7. 5 out of 5

    Paul

    This was a spare-time readaloud with the girls over several months, and it was a fun read. I started reading it because I saw that it was one of the inspirations for The Penderwicks, a series our whole family adores – and you can certainly see the parallels, including a surprisingly dry wit that holds up quite well a century later (see if you can guess, despite the his best efforts to stay objective, which child is narrating; it's one of the best running gags I have ever experienced in a novel). This was a spare-time readaloud with the girls over several months, and it was a fun read. I started reading it because I saw that it was one of the inspirations for The Penderwicks, a series our whole family adores – and you can certainly see the parallels, including a surprisingly dry wit that holds up quite well a century later (see if you can guess, despite the his best efforts to stay objective, which child is narrating; it's one of the best running gags I have ever experienced in a novel). It's not quite at the level of Nesbit's other works (for my money, The Railway Children is tops), and other, more famous children's novels from the period (such as The Secret Garden) are clearly better, too, but The Story of the Treasure Seekers is nevertheless worth more attention than it currently gets.

  8. 4 out of 5

    Liz

    One of my childhood favourites. A great story of a family in reduced circumstances and the most endearing children determined to restore their father's fortune. This book really captured my imagination as a child and again when I read it to my children. I still have the original copy that I purchased at a school book sale in 1981. A dear old friend.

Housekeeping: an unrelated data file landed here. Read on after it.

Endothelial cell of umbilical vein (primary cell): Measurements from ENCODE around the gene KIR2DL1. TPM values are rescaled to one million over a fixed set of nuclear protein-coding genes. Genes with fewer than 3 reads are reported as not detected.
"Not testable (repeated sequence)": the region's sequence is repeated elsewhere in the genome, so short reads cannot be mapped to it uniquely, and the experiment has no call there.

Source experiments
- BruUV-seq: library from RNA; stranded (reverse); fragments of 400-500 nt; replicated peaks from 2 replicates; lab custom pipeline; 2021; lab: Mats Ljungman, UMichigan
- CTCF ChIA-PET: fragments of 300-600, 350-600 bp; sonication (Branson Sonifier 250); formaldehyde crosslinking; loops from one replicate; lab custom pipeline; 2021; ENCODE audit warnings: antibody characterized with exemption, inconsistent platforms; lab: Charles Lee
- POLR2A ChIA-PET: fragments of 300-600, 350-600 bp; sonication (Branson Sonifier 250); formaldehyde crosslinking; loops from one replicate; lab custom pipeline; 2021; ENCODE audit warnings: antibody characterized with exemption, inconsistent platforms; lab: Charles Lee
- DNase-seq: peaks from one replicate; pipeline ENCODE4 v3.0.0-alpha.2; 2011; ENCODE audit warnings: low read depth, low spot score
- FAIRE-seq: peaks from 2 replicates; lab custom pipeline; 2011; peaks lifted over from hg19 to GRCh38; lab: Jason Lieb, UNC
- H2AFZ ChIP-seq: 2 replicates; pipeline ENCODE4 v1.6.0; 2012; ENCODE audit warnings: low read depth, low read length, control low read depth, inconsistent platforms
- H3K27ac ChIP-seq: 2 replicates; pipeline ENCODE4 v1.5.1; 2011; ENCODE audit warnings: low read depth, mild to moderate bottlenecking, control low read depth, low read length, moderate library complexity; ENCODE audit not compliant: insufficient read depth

9. 5 out of 5

    Plethora

    I love Nesbit's stories, they are such fun. This is the start of the Bastable children's adventures. In the forward information about Mrs. Nesbit it included a description of her that created a funny image in my mind of a young woman hopping over a fence slinging a corset bag full of smoking goods. She became the modern woman of her time, cut her hair short, threw away her corsets, reveled in physical fitness, walked a great deal and leaped over gates when she had a mind to. She wore Liberty dres I love Nesbit's stories, they are such fun. This is the start of the Bastable children's adventures. In the forward information about Mrs. Nesbit it included a description of her that created a funny image in my mind of a young woman hopping over a fence slinging a corset bag full of smoking goods. She became the modern woman of her time, cut her hair short, threw away her corsets, reveled in physical fitness, walked a great deal and leaped over gates when she had a mind to. She wore Liberty dresses and refused to adopt fashions that were uncomfortable. She smoked a great deal, carrying about an old cardboard corset box with a roller, tobacco, and papers so that she could make her own cigarettes. We follow the children though their adventures of trying to restore the Bastable family riches, as life hasn't been so grand since their mother died, no more fancy dinner parties and extra pocket change. Six children left to their own devices to determine the best way to make money can lead to some chuckles along the way as they various waters. They mean no harm in their adventures but do get into a few scraps along the way. My favorite adventure was when they decided to write a newspaper, you'll have to read the story to enjoy their newspaper.

  10. 4 out of 5

    Ahmad Ebaid

    "نحن آسفون جداً. لم نفكر في أن أم ألبرت ستقلق عليه إذا احتجزناه فجأة. فنحن نحاول بجد ألا نفكر في أمهات الناس الآخرين, لأنه ليس لدينا أم" قصة الباحثون عن الكنز عن ستة أطفال يعلمون بأن والدهم تعرّض لخسارة في تجارته وأنه أصبح لديه القليل من المال, فيبدؤون بوضع الخطط لجمع المال لوالدهم, يبحثون عن الكنوز/المال بطرق شتّى. وفي ثنايا القصة يستعرض المؤلف براءة الأطفال في تعاملهم مع الواقع. ويبدو في النهاية أن بحثهم أثمر, ولكن بطريقة أخرى. "نحن الباحثون عن الكنز. بحثنا عن كنز, ووجدنا عم طيب" *** قرأت نسخة مخ "نحن آسفون جداً. لم نفكر في أن أم ألبرت ستقلق عليه إذا احتجزناه فجأة. فنحن نحاول بجد ألا نفكر في أمهات الناس الآخرين, لأنه ليس لدينا أم" قصة الباحثون عن الكنز عن ستة أطفال يعلمون بأن والدهم تعرّض لخسارة في تجارته وأنه أصبح لديه القليل من المال, فيبدؤون بوضع الخطط لجمع المال لوالدهم, يبحثون عن الكنوز/المال بطرق شتّى. وفي ثنايا القصة يستعرض المؤلف براءة الأطفال في تعاملهم مع الواقع. ويبدو في النهاية أن بحثهم أثمر, ولكن بطريقة أخرى. "نحن الباحثون عن الكنز. بحثنا عن كنز, ووجدنا عم طيب" *** قرأت نسخة مختصرة من القصة, لأن العمر أقصر من أن أحيط بكل الروايات الكلاسيكية السابقة التي فاتتني. وأنا أريد فعلاً أن ألم بهم.

  11. 5 out of 5

    Obsidian